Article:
On May 16, 2022, the Biden administration announced new measures towards Cuba, taking an important step towards restoring the policies of engagement and reversing some Trump-era policies. ACERE welcomes the White House announcement, including the reinstatement of the Cuban Family Reunification Parole Program that will provide for the reunification of many Cuban families, as well as the promised increase of services and visa processing at the U.S. Consulate in Havana. However, we are disappointed to learn that many visa applicants will continue to have to travel to Guyana for processing there. Partly reinstating visa application procedures and recommitting to the minimum limits established by the U.S.-Cuba Migration Accords will help contribute to safer migration.
Lifting the cap on family remittances and authorizing donative remittances is a long overdue announcement and will alleviate some of the suffering of ordinary Cuban citizens. It is still unclear, however, how this will be carried out in practice given that Fincimex – the Cuban entity through which remittances are distributed in Cuba – remains on the U.S. sanctions list.
Lastly, the U.S. will authorize access to certain digital services, including some applications, e-commerce platforms and electronic payment sites, in addition to granting entrepreneurs access to microfinancing. To the extent that companies under U.S. jurisdiction will no longer face sanctions for offering their services in Cuba, those needing such services will have more opportunity to access them openly.
ACERE welcomes these needed and overdue changes in U.S. policy towards Cuba. They are a refreshing sign of a return to diplomacy and engagement, particularly after the recent high-level bilateral talks regarding the U.S.-Cuba Migration Accords. However, much remains to be done not only to restore U.S. policy to that of the Obama-Biden administration, but to move towards full normalization of relations. While these are significant steps forward, the reality is that over 200 cruel sanctions left by the Trump administration remain.
Despite the easing of regulations, any travel to the island by people living in the U.S. must still be authorized by the Department of Treasury. The right to travel freely requires lifting all travel restrictions on U.S. citizens and residents’ ability to travel, including as tourists, and to engage in normal tourist activities without fear of facing sanctions. The Biden administration can and should reinstate the ability of U.S. citizens and residents to travel for educational “people to people” visits and to exchange ideas and experiences with people in Cuba. Cruise ships should not face fear of lawsuits or sanctions when offering to take people to Cuba, nor be responsible for restricting their travel itinerary based on what the U.S. government allows or disallows in another country’s sovereign space. Reinstatement of the waiver under Title III of the Helms-Burton Act is an immediate and necessary step to show the travel sector that these new policy measures are substantive and not in name only.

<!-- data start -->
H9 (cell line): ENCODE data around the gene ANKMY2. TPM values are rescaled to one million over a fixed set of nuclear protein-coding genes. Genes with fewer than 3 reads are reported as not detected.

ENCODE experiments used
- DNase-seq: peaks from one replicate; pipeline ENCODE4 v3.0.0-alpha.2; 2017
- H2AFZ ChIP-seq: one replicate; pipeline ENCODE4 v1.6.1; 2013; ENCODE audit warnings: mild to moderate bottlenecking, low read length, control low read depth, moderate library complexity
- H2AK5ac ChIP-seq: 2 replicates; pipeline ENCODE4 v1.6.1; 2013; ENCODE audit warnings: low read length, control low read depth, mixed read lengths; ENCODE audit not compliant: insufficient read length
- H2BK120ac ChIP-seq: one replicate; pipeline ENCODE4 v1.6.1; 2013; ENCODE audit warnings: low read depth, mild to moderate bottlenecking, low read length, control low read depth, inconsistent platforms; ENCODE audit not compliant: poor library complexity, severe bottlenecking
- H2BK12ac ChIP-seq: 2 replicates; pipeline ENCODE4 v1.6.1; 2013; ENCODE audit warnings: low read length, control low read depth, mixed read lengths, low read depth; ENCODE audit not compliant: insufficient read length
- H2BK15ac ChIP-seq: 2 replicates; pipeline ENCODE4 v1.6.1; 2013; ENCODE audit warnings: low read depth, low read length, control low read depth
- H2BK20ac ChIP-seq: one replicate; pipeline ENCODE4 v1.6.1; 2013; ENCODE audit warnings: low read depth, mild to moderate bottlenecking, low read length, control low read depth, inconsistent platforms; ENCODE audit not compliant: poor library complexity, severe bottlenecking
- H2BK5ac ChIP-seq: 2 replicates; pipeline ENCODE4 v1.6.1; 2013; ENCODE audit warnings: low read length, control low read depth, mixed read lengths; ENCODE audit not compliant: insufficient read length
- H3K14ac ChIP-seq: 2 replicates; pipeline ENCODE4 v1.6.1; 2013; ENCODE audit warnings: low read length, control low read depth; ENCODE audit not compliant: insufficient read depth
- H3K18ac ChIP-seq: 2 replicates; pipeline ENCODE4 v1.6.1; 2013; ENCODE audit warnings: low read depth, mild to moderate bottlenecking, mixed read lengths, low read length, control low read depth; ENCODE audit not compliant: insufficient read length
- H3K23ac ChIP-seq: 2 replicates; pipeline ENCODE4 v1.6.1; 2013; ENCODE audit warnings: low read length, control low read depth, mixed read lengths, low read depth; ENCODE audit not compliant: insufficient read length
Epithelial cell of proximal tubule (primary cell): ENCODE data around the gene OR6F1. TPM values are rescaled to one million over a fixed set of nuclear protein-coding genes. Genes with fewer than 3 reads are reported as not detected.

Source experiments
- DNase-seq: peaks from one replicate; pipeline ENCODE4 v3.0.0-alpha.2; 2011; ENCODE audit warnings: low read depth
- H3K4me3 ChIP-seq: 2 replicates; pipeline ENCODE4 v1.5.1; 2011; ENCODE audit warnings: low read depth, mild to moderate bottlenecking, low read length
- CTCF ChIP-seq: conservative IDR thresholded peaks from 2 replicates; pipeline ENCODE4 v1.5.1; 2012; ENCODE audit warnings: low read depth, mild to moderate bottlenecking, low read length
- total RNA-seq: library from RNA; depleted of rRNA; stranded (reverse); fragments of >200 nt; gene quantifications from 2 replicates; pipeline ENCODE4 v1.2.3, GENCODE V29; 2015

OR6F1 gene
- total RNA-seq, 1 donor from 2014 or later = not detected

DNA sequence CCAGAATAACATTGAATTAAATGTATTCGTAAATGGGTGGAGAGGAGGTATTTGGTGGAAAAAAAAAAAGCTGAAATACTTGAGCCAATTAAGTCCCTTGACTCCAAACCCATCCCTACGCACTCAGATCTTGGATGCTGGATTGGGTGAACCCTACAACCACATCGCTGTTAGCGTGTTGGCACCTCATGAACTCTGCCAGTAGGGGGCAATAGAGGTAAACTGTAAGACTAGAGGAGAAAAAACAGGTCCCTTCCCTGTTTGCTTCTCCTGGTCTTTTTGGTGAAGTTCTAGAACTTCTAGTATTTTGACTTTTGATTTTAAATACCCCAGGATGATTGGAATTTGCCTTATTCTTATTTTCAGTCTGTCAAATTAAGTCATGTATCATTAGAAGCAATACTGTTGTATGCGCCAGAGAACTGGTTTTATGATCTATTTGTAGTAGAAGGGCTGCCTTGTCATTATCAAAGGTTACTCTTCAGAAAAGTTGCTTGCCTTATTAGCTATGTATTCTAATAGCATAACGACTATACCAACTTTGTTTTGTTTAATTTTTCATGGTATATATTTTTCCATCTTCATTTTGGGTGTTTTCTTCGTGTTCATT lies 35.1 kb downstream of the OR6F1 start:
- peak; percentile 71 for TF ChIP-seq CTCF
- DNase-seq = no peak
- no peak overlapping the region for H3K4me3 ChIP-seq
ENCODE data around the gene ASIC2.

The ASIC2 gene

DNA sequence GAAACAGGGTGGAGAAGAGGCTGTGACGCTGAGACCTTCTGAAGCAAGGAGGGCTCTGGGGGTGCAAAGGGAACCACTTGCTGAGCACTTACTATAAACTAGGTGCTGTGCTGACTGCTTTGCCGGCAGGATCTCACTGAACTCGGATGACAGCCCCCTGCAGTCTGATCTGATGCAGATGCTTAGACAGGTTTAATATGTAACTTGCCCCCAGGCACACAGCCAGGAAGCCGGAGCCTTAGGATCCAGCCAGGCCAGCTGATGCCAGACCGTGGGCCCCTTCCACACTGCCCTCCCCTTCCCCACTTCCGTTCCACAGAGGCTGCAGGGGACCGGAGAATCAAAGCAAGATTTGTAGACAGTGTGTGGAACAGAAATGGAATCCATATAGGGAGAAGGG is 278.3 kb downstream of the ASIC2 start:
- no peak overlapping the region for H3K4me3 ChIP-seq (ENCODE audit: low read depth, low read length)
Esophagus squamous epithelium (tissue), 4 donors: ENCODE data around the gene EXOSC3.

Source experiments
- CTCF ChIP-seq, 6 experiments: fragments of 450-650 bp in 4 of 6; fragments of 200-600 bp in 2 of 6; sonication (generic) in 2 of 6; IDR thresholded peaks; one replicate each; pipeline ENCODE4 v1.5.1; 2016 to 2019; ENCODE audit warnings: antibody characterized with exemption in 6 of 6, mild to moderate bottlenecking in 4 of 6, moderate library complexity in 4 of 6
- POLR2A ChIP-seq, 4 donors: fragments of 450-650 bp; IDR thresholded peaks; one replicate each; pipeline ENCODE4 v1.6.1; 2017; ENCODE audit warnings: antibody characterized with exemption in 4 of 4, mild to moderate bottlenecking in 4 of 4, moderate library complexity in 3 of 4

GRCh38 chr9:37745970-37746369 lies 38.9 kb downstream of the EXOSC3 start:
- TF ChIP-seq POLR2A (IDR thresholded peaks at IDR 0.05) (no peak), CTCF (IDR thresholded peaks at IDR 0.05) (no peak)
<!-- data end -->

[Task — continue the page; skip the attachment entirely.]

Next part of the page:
In addition, U.S. citizens and residents who travel to Cuba should be able to engage in normal financial transactions as they do everywhere else in the world, including using their credit cards. Such transactions have been prohibited in Cuba, and made even more challenging by the totally unjustified U.S. placement of Cuba on the State Sponsors of Terrorism List, which deters most financial institutions from engaging in any sort of transaction with Cuba and limits Cuba’s ability to access credit for basic goods and services. Until Cuba is removed from the SSOT list, engaging in trade or receiving humanitarian assistance will be severely hampered, including as Cuba continues to respond to the COVID-19 pandemic and engage in global vaccine assistance efforts.
While ACERE is encouraged by these initial small steps, the U.S. continues to spend more than $25 million per year in regime change programs against Cuba. Just as it is illegal for a foreign power to funnel millions of dollars to the United States in an effort to topple the government, it is a violation of international law for the United States to engage in similarly subversive activities against a neighboring country.
Ultimately, ACERE urges the United States to lift the illegal embargo, which is still in place and has been condemned by nearly every member state of the United Nations. The embargo’s overt purpose is to strangle the Cuban economy to promote regime change. We hope that as the Biden administration continues to undergo a review of its Cuba policy, lifting the embargo – which the President has the discretion to dismantle – will be the priority.